Incentives

Motivation and Rewards: The Application to Innovation

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We live in a corporate environment where time is scarce and employees are trying to balance their career and outside interests (e.g. family, personal hobbies, health, etc).  Because of this, most people simply go to their job and don’t really want to participate in any innovation sessions or activities that may require time above and beyond what is required.  They view innovation as yet another objective added to the already long list of whats expected of them in their daily work routine. One way companies address approaches to innovation, is by conducting innovation sessions.  Most likely innovation sessions have participants from the company who get together and through use of a facilitator, perform different activities to generate ideas.

In a perfect world, every employee within a company would be excited to attend such a session, and would be full of ideas.  However, the reality is companies tend to invite people regardless of their interest or abilities, and so as a result, we have to deal with people who are not engaged, not innovative, or have simply been invited because they funded the event.  How can we then motivate those who are not engaged in the innovation session and don’t particularly care to be there?

Typically innovation sessions have reward(s) planned at certain stages when either a team or individual completes some milestone or is perceived to be a large contributor of ideas.  Why? Well, many (if not all) of us at some time or another received an incentive to complete a task.  Therefore, it is only logical that everyone will be motivated to be innovative if there was a reward, right?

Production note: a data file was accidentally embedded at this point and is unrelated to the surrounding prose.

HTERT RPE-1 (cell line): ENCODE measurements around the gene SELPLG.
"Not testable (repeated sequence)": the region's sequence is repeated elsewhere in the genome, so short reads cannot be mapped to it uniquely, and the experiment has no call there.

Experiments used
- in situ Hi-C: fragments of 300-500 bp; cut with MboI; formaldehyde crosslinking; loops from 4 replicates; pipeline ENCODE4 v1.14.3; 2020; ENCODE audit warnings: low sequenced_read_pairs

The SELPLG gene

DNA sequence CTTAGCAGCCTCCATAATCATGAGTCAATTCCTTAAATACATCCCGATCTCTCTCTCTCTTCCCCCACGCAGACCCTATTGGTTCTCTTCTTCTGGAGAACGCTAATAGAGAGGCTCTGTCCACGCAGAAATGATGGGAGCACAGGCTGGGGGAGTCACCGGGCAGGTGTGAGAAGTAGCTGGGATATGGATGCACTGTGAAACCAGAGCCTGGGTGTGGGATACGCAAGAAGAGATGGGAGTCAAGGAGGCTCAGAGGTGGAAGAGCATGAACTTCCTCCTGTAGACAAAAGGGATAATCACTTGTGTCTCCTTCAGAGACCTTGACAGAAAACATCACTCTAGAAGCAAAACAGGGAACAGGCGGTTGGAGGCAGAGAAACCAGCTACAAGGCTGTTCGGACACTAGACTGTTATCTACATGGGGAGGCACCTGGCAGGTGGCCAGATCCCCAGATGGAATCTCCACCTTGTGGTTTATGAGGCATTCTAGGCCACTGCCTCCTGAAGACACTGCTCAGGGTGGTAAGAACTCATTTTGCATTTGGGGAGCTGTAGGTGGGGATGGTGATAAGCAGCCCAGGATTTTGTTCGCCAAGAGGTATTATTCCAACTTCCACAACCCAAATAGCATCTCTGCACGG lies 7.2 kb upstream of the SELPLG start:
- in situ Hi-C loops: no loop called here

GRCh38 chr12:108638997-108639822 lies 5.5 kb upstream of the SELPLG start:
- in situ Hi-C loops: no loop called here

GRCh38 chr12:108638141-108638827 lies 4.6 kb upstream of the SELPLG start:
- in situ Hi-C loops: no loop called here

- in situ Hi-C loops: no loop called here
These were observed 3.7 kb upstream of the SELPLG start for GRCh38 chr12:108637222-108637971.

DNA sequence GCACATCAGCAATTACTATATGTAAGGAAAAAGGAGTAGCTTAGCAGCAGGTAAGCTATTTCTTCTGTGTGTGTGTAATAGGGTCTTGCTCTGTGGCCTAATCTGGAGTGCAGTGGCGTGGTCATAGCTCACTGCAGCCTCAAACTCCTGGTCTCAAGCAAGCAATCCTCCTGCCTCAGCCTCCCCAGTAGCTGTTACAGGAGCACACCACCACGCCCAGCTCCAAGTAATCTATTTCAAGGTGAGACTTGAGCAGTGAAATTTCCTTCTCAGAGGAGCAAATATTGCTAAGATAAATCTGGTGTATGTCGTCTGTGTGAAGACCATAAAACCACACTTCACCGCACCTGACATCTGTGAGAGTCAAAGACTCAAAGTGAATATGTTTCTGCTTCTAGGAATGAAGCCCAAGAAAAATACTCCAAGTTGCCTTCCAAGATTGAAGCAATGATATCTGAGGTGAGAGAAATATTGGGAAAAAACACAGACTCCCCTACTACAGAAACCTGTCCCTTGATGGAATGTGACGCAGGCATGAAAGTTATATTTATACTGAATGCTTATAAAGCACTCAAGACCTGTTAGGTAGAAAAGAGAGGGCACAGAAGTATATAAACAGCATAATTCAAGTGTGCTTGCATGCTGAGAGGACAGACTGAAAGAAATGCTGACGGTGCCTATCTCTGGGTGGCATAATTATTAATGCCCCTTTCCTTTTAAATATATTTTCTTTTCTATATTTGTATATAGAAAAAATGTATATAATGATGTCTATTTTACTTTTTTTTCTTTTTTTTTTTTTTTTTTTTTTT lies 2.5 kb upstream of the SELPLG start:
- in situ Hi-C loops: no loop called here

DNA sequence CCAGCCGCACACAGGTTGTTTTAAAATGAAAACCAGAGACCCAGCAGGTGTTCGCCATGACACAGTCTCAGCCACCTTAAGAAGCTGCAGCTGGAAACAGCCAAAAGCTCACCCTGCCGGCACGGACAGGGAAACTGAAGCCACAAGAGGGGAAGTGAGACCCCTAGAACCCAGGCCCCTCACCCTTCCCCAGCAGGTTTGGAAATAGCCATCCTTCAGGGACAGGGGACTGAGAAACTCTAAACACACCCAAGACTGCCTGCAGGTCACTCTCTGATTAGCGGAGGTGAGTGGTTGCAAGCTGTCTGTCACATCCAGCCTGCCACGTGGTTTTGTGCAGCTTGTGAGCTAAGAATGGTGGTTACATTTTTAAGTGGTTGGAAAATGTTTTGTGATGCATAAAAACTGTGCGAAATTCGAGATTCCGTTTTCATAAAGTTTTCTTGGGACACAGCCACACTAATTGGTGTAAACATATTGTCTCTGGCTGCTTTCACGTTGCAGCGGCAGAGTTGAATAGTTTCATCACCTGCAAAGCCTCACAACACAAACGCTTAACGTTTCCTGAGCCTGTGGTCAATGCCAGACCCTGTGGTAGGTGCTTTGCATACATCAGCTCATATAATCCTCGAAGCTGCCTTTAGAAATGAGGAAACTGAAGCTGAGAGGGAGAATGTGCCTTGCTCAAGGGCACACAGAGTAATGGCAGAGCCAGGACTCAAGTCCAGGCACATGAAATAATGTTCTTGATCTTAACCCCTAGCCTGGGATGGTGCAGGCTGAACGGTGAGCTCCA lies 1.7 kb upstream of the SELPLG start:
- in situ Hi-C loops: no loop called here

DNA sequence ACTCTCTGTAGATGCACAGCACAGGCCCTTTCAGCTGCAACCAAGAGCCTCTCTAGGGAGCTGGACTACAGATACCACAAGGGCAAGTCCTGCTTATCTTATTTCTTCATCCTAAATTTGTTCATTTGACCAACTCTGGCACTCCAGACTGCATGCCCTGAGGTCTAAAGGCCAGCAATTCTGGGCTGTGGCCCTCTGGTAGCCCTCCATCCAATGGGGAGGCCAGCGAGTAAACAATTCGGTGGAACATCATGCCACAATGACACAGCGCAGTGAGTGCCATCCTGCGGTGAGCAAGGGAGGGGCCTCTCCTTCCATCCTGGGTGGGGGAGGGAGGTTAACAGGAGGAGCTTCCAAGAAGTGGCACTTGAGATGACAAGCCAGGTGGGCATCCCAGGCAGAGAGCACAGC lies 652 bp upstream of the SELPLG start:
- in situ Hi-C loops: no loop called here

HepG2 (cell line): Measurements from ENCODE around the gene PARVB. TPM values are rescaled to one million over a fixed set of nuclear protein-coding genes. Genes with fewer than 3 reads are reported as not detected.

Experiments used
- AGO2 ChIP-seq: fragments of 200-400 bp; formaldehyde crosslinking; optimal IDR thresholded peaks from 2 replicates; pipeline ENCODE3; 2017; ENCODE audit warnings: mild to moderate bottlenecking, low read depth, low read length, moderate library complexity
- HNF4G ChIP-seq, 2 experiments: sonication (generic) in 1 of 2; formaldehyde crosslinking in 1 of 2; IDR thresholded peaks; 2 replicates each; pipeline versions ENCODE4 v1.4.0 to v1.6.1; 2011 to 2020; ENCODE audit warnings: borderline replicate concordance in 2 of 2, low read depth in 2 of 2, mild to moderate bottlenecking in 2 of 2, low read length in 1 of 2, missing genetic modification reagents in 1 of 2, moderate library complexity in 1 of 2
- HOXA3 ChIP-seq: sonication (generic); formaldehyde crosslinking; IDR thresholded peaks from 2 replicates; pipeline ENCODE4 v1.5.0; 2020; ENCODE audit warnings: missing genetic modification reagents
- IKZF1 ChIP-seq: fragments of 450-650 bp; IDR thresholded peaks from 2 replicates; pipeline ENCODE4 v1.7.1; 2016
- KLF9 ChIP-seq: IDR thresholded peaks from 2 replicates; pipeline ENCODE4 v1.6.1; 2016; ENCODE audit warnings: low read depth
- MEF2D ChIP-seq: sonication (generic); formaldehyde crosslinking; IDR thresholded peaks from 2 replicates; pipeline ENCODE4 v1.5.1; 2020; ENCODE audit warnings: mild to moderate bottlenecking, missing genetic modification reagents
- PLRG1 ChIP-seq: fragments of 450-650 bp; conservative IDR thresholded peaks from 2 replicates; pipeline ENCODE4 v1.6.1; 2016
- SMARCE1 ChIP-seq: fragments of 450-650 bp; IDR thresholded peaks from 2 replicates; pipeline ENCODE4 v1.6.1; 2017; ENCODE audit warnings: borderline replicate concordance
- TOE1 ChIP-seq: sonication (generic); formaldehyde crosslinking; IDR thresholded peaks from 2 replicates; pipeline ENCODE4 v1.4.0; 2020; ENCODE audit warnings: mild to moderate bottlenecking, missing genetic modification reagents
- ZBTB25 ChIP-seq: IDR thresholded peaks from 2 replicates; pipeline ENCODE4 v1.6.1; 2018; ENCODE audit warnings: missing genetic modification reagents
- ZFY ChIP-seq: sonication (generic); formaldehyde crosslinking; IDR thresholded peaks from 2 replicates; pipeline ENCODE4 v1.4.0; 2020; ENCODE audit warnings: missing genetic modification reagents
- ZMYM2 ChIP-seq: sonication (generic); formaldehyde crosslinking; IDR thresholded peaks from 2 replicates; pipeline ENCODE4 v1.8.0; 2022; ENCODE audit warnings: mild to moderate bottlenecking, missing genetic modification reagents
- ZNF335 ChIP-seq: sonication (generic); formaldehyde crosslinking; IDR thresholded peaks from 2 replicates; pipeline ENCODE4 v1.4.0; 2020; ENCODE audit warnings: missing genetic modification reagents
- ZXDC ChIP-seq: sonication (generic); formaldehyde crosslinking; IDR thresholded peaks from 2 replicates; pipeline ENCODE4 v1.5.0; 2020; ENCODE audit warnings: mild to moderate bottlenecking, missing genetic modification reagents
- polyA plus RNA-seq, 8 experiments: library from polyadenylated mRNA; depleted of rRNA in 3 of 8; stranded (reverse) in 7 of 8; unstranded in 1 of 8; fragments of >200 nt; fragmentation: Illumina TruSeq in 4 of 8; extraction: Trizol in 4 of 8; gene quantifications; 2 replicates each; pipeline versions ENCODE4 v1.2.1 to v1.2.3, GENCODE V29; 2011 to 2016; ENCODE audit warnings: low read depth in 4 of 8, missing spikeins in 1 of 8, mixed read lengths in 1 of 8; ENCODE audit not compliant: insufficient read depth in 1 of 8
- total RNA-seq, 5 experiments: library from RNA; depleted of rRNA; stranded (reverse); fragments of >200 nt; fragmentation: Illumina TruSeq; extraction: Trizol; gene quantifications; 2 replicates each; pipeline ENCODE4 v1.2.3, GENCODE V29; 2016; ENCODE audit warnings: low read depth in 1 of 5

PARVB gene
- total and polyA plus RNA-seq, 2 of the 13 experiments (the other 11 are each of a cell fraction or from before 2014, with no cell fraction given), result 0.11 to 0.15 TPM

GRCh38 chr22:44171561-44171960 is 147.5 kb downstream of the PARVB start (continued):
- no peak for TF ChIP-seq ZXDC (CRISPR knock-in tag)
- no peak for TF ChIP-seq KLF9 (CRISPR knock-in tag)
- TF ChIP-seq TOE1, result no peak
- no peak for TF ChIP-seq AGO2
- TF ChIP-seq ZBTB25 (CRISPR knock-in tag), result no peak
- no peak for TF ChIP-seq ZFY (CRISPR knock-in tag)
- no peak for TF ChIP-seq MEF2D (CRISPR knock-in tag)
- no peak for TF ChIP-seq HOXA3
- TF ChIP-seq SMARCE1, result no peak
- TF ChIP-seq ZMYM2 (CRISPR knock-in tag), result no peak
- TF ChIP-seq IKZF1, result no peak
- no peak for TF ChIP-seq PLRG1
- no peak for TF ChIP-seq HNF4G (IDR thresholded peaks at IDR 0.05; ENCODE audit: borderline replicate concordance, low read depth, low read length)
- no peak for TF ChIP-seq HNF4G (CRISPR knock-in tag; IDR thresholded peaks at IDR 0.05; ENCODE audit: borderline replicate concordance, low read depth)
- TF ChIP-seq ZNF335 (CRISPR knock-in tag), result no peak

Although there is evidence to support that rewarding certain behavior each time it is observed will increase the frequency of that behavior, this is a very general conclusion and does not take into account peoples internal thoughts about themselves, their self-perspective, and motivation to behave in a certain way.  Generally, motivation can be either intrinsic or extrinsic.  Intrinsic motivations are those that arise from within – doing something because you want to – while extrinsic motivations mean people are seeking a reward, such as money, a good grade in class, or a trophy at a sporting event[1].  According to self-perception theory (SPT), replacing intrinsic motivation with extrinsic motivation may actually make people enjoy the activity less or loose interest altogether.  This is due to what has been termed the overjustification effect, which results when people begin to view their behavior as being caused by rewards instead of realizing the extent intrinsic motivation actually played.  Psychologist Daryl Bem, developer of SPT, conducted an experiment where subjects listened to a tape of a man enthusiastically describing a tedious peg-turning task.  Some of the subjects were informed the man was paid $20 for his testimonial while another group was told he was paid $1.  Those who were in the group informed that the man was only paid $1 felt as though he must have thoroughly enjoyed the task.  This is in contrast with the other group who felt the exact opposite.